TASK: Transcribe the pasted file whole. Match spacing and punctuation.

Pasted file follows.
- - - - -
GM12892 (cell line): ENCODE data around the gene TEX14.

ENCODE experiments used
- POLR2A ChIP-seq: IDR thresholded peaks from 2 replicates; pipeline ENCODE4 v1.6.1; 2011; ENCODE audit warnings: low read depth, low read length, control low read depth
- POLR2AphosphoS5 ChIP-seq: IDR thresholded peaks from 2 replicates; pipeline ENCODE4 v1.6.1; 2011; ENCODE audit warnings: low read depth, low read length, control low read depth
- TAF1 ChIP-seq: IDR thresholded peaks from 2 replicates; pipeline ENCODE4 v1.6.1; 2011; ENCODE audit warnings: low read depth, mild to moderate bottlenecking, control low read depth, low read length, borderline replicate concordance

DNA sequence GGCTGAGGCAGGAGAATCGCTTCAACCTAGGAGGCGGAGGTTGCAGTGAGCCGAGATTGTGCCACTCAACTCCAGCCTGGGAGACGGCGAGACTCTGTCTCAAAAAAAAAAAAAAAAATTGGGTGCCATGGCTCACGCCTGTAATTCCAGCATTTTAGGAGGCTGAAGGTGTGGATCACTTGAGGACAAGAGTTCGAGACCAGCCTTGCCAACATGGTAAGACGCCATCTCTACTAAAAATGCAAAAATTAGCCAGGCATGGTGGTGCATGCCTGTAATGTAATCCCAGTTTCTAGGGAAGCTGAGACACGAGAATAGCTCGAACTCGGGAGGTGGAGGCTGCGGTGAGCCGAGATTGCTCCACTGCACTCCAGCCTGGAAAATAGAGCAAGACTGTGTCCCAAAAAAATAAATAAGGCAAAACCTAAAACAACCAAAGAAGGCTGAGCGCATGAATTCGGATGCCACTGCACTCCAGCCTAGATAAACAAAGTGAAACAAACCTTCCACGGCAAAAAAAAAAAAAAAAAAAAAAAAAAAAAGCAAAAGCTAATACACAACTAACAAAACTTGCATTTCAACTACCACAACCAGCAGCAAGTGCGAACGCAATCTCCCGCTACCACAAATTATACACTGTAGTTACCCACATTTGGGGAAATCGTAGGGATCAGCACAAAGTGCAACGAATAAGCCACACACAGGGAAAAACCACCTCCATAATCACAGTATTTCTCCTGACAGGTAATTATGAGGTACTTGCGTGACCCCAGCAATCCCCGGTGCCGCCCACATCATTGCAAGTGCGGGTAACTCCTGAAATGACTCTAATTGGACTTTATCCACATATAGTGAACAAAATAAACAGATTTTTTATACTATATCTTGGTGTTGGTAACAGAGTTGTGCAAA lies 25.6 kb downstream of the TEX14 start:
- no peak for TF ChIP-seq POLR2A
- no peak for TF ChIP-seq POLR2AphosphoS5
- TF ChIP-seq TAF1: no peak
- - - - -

GM12892 (cell line): ENCODE data around the gene TEX14.

ENCODE experiments used
- POLR2A ChIP-seq: IDR thresholded peaks from 2 replicates; pipeline ENCODE4 v1.6.1; 2011; ENCODE audit warnings: low read depth, low read length, control low read depth
- POLR2AphosphoS5 ChIP-seq: IDR thresholded peaks from 2 replicates; pipeline ENCODE4 v1.6.1; 2011; ENCODE audit warnings: low read depth, low read length, control low read depth
- TAF1 ChIP-seq: IDR thresholded peaks from 2 replicates; pipeline ENCODE4 v1.6.1; 2011; ENCODE audit warnings: low read depth, mild to moderate bottlenecking, control low read depth, low read length, borderline replicate concordance

DNA sequence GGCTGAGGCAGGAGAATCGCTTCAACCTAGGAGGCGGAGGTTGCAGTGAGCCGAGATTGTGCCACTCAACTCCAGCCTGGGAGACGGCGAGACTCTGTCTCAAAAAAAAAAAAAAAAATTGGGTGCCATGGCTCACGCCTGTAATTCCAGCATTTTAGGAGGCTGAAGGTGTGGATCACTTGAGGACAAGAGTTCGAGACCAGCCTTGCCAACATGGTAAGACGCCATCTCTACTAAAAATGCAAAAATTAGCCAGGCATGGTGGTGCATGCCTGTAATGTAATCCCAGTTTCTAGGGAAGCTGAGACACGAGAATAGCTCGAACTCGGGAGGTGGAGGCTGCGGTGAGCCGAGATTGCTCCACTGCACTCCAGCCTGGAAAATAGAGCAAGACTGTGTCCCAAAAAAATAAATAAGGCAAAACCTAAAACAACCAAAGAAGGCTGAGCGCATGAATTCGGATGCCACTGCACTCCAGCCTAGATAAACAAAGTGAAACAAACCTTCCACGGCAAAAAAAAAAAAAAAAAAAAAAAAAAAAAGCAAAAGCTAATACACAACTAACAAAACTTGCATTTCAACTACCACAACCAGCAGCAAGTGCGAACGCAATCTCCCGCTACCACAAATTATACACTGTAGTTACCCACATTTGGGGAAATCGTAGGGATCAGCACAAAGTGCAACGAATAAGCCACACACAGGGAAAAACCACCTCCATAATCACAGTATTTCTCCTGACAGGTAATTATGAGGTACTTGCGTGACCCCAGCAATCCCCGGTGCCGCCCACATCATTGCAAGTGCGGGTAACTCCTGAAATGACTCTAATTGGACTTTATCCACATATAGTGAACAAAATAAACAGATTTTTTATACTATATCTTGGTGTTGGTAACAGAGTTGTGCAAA lies 25.6 kb downstream of the TEX14 start:
- no peak for TF ChIP-seq POLR2A
- no peak for TF ChIP-seq POLR2AphosphoS5
- TF ChIP-seq TAF1: no peak